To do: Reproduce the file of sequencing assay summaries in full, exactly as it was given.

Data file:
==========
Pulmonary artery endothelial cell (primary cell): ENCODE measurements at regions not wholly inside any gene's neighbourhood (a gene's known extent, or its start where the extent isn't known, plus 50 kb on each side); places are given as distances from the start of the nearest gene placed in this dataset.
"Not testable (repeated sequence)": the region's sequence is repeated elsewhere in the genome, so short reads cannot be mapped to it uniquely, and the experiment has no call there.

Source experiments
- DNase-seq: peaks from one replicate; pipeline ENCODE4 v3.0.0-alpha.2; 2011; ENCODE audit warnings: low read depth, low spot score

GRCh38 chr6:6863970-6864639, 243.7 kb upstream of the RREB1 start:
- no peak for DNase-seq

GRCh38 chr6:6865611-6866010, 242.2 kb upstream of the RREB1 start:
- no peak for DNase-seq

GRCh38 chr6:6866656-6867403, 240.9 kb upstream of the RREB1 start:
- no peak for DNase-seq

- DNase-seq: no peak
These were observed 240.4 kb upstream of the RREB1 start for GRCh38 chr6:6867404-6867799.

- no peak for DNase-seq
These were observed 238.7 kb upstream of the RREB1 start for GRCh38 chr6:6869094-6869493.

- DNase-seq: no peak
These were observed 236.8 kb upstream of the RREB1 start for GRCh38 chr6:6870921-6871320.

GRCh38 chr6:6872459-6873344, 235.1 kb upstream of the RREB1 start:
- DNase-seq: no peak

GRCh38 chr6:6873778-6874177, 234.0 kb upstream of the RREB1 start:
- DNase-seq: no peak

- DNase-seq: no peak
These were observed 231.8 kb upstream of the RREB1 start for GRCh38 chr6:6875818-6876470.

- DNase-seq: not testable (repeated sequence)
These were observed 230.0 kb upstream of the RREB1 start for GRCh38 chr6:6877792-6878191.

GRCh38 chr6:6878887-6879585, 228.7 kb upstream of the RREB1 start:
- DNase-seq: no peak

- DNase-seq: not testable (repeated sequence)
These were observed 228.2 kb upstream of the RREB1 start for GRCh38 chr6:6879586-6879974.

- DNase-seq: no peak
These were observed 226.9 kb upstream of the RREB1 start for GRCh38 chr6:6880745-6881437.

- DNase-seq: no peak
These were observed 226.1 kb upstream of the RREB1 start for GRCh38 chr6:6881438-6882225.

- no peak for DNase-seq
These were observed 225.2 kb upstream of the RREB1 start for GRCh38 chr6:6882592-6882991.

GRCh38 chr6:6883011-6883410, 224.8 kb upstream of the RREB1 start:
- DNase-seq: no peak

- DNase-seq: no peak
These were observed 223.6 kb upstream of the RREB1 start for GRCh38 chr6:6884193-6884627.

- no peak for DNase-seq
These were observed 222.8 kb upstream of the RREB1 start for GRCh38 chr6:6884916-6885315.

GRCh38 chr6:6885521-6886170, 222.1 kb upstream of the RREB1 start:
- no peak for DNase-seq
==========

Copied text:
Pulmonary artery endothelial cell (primary cell): ENCODE measurements at regions not wholly inside any gene's neighbourhood (a gene's known extent, or its start where the extent isn't known, plus 50 kb on each side); places are given as distances from the start of the nearest gene placed in this dataset.
"Not testable (repeated sequence)": the region's sequence is repeated elsewhere in the genome, so short reads cannot be mapped to it uniquely, and the experiment has no call there.

Source experiments
- DNase-seq: peaks from one replicate; pipeline ENCODE4 v3.0.0-alpha.2; 2011; ENCODE audit warnings: low read depth, low spot score

GRCh38 chr6:6863970-6864639, 243.7 kb upstream of the RREB1 start:
- no peak for DNase-seq

GRCh38 chr6:6865611-6866010, 242.2 kb upstream of the RREB1 start:
- no peak for DNase-seq

GRCh38 chr6:6866656-6867403, 240.9 kb upstream of the RREB1 start:
- no peak for DNase-seq

- DNase-seq: no peak
These were observed 240.4 kb upstream of the RREB1 start for GRCh38 chr6:6867404-6867799.

- no peak for DNase-seq
These were observed 238.7 kb upstream of the RREB1 start for GRCh38 chr6:6869094-6869493.

- DNase-seq: no peak
These were observed 236.8 kb upstream of the RREB1 start for GRCh38 chr6:6870921-6871320.

GRCh38 chr6:6872459-6873344, 235.1 kb upstream of the RREB1 start:
- DNase-seq: no peak

GRCh38 chr6:6873778-6874177, 234.0 kb upstream of the RREB1 start:
- DNase-seq: no peak

- DNase-seq: no peak
These were observed 231.8 kb upstream of the RREB1 start for GRCh38 chr6:6875818-6876470.

- DNase-seq: not testable (repeated sequence)
These were observed 230.0 kb upstream of the RREB1 start for GRCh38 chr6:6877792-6878191.

GRCh38 chr6:6878887-6879585, 228.7 kb upstream of the RREB1 start:
- DNase-seq: no peak

- DNase-seq: not testable (repeated sequence)
These were observed 228.2 kb upstream of the RREB1 start for GRCh38 chr6:6879586-6879974.

- DNase-seq: no peak
These were observed 226.9 kb upstream of the RREB1 start for GRCh38 chr6:6880745-6881437.

- DNase-seq: no peak
These were observed 226.1 kb upstream of the RREB1 start for GRCh38 chr6:6881438-6882225.

- no peak for DNase-seq
These were observed 225.2 kb upstream of the RREB1 start for GRCh38 chr6:6882592-6882991.

GRCh38 chr6:6883011-6883410, 224.8 kb upstream of the RREB1 start:
- DNase-seq: no peak

- DNase-seq: no peak
These were observed 223.6 kb upstream of the RREB1 start for GRCh38 chr6:6884193-6884627.

- no peak for DNase-seq
These were observed 222.8 kb upstream of the RREB1 start for GRCh38 chr6:6884916-6885315.

GRCh38 chr6:6885521-6886170, 222.1 kb upstream of the RREB1 start:
- no peak for DNase-seq